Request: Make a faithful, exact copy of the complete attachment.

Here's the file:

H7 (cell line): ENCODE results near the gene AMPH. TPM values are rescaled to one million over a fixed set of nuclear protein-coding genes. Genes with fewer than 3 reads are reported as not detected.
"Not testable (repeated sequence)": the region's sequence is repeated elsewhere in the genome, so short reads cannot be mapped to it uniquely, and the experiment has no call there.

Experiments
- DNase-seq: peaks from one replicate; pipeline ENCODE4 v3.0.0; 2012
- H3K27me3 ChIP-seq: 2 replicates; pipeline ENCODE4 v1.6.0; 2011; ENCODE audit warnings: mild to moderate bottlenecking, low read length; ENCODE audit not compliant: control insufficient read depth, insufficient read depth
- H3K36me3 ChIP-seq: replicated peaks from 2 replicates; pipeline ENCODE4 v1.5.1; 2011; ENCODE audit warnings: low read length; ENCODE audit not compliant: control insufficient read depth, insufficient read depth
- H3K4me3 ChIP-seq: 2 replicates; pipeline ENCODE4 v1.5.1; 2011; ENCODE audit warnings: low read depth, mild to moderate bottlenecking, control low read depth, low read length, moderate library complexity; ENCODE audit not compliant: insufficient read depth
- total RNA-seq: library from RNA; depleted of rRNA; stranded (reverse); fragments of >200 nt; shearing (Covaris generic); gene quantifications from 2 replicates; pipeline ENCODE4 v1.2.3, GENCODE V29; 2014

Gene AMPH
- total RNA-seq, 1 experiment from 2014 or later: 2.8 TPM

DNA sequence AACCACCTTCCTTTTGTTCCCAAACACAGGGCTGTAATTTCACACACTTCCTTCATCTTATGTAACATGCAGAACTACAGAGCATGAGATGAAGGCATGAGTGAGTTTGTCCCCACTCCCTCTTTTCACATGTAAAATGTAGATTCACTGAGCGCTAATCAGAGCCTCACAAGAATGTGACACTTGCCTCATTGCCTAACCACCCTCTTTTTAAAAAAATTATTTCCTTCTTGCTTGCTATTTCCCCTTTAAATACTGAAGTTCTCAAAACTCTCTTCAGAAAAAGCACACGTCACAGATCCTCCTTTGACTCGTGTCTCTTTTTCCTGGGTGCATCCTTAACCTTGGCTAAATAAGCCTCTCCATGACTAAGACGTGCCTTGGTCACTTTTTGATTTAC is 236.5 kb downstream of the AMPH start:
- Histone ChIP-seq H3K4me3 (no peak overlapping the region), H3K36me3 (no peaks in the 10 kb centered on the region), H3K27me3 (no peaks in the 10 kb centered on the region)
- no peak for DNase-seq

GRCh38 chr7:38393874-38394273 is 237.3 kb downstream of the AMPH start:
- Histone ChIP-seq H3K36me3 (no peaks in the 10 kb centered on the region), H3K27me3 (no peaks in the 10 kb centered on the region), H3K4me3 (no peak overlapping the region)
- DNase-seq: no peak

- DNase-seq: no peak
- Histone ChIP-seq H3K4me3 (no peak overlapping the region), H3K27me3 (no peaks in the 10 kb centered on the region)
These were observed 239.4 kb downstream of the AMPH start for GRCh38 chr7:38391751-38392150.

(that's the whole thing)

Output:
H7 (cell line): ENCODE results near the gene AMPH. TPM values are rescaled to one million over a fixed set of nuclear protein-coding genes. Genes with fewer than 3 reads are reported as not detected.
"Not testable (repeated sequence)": the region's sequence is repeated elsewhere in the genome, so short reads cannot be mapped to it uniquely, and the experiment has no call there.

Experiments
- DNase-seq: peaks from one replicate; pipeline ENCODE4 v3.0.0; 2012
- H3K27me3 ChIP-seq: 2 replicates; pipeline ENCODE4 v1.6.0; 2011; ENCODE audit warnings: mild to moderate bottlenecking, low read length; ENCODE audit not compliant: control insufficient read depth, insufficient read depth
- H3K36me3 ChIP-seq: replicated peaks from 2 replicates; pipeline ENCODE4 v1.5.1; 2011; ENCODE audit warnings: low read length; ENCODE audit not compliant: control insufficient read depth, insufficient read depth
- H3K4me3 ChIP-seq: 2 replicates; pipeline ENCODE4 v1.5.1; 2011; ENCODE audit warnings: low read depth, mild to moderate bottlenecking, control low read depth, low read length, moderate library complexity; ENCODE audit not compliant: insufficient read depth
- total RNA-seq: library from RNA; depleted of rRNA; stranded (reverse); fragments of >200 nt; shearing (Covaris generic); gene quantifications from 2 replicates; pipeline ENCODE4 v1.2.3, GENCODE V29; 2014

Gene AMPH
- total RNA-seq, 1 experiment from 2014 or later: 2.8 TPM

DNA sequence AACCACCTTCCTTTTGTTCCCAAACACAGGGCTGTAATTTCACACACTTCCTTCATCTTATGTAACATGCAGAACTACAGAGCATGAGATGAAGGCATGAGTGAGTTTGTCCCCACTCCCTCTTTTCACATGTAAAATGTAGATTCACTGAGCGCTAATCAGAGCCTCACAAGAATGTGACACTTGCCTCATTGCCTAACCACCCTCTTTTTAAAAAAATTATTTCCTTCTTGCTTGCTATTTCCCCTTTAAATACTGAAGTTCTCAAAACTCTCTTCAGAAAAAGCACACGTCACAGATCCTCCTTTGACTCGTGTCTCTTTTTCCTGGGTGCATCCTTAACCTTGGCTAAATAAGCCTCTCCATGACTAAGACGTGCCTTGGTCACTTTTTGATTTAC is 236.5 kb downstream of the AMPH start:
- Histone ChIP-seq H3K4me3 (no peak overlapping the region), H3K36me3 (no peaks in the 10 kb centered on the region), H3K27me3 (no peaks in the 10 kb centered on the region)
- no peak for DNase-seq

GRCh38 chr7:38393874-38394273 is 237.3 kb downstream of the AMPH start:
- Histone ChIP-seq H3K36me3 (no peaks in the 10 kb centered on the region), H3K27me3 (no peaks in the 10 kb centered on the region), H3K4me3 (no peak overlapping the region)
- DNase-seq: no peak

- DNase-seq: no peak
- Histone ChIP-seq H3K4me3 (no peak overlapping the region), H3K27me3 (no peaks in the 10 kb centered on the region)
These were observed 239.4 kb downstream of the AMPH start for GRCh38 chr7:38391751-38392150.